July 25, 2013


Readings at Mass: Feast of Saint James, Apostle

> 2nd Corinthians 4:7-15
> Psalm 126: 1-2a,2b-3,4-5,6

Today we celebrate the Feast day of one of the Apostles ― Saint James. There were two Apostles named James: one was called James "the Greater" and one was called James "the Less" ... believe it or not they received these nicknames probably because today's James was taller than the other James (nothing mysteriously fancy there, eh?) We know nothing of Saint James' early life. He was the brother of John, the beloved disciple, and probably the oldest of the two. His father was Zebedee, a fisherman, and his mother was Salome, one of the women who followed Jesus.

The Scriptures tell us much of Saint James. He and his brother John, the beloved disciple who wrote the Gospel of John, had a special relationship with Jesus. Peter, James, and John saw things the other Apostles didn't: the raising of Jairus' daughter (Mark, 5:37), the Transfiguration (Luke, 9:28), and the Agony in Garden (Matthew 26:37). But, perhaps most interesting was James' strength of personality. In Mark 3:7 James is referred to as a "son of thunder". He was born in Galilee, in northern Israel, a fishing village renowned for men of passionate personalities, benevolent generosity, and fierce anger. James had a similar personality to Saint Peter, for they were born in the same town, grew up together, and were both brash fisherman.

James had a bold personality ... to say the least. When a small Samaritan town rejected Jesus' message, James' passion led him beg Jesus to "reign down fire" and annihilate the village. (Luke 9:51-56) On the other hand, James' own mother begs Jesus to grant that her own sons "sit, one at your right and the other at your left, in your Kingdom". (Matthew 20:21) Yea ... that's pretty bold.

Funny thing about Jesus ... He sure did intentionally surround Himself with interesting people. Peter, James, and John had a privileged place within the deepest of inner circles, the Apostles. While John was more mild mannered and humble, Peter and James had lots of fire in them.

Most of think that once we follow Jesus we'll be fixed. After all we read stories of Jesus exorcizing demons, giving sight to the blind, and raising the dead. We read accounts of the prodigal son coming home after a life of sin. There's the Samaritan woman telling everyone about this man that knew her sins. We even celebrated Mary Magdalene's conversion on Monday. Through it all, we erroneously deduce that we, if we are going to follow Jesus, must become neutered of all personality deficiencies. Especially when we desire healing of our deepest wounds, we assume that once we are healed we'll be fixed ... we'll thus have those personality traits that are meek, mild, and ... boring.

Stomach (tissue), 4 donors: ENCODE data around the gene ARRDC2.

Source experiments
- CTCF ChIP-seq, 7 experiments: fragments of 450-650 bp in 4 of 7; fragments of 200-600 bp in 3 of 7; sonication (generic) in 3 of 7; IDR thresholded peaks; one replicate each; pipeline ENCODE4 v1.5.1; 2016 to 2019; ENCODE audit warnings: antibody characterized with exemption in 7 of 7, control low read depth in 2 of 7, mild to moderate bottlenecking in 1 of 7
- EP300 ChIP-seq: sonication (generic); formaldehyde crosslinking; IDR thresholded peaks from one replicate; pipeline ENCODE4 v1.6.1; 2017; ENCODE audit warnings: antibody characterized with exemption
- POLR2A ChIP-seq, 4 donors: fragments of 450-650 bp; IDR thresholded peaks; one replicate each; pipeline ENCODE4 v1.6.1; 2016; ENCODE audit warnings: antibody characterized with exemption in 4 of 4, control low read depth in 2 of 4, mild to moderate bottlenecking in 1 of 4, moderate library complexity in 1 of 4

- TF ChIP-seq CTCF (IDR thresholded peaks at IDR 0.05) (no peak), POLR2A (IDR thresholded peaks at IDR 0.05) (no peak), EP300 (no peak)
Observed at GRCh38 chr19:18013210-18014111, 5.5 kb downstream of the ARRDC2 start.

Listen to me: Jesus doesn't want to fix you. Jesus yearns for our healing, not our fixing. To be healed is to have all aspects of our life in relationship with Christ. To be healed is to have every aspect of our heart filled with light: the pain is filled with love, the isolation filled with communion, the fear and shame filled with relationship. That's healing ... and yes, Jesus does want that. However, once we are healed we'll still live in a fallen world. We'll still need a Savior. We'll still need to wake up everyday and beg for God's help like an addict wakes up every day and begs for sobriety.

Jesus surrounded himself with two men, Peter and James, who had fiery personalities. However, because of relationship with Christ their passion formerly expressed in anger was eventually expressed in zeal for the Gospel. Jesus didn't want to fix their passion, he wanted heal their hearts and channel their anger into zeal for the Truth of Christ. Jesus didn't want to fix their passion, he wanted heal the root of their anger and heal their hearts so as to channel their passion into zeal for the Truth of Christ. Jesus didn't want to fix their strength, he wanted heal the root of their wanting to be in control and heal their hearts so as to channel their desire for control into thirst-filled dependency for Christ.

You and I will always have our "stuff" ... we'll have our personality quirks and the many other things we may not like about ourselves. However, when our hearts are in communion with Christ, our grasping at sin will decrease because the former energy propelling us toward sin is now directed toward God.

Stop trying to force God to fix you. Instead, let God into your heart. Draw close to Him. Bring everything into relationship with Him. The same energy that propelled the greatest sinners toward sin is the same energy that propelled those former sinners into saints. Direct your energy to Jesus and He won't fix you ... He'll do better than that ... He will transform you.

© Fr. Mark Toups, 2013


Today, the 169 seminarians continue their course on the Liturgy. Today the men will learn more about how Liturgy connects to the moral life. The 22 priests and seminarians here for the Spiritual Exercises are on day 27 of the 30-day retreat.


"The Lord has a plan for each of us, he calls us each by name. Our task is to learn how to listen, to perceive his call, to be courageous and faithful in following him, and when all is said and done, to be found trustworthy servants who have used well the gifts given us."
― Homily at Vespers, Basilica of Saint Anne, September 26, 2006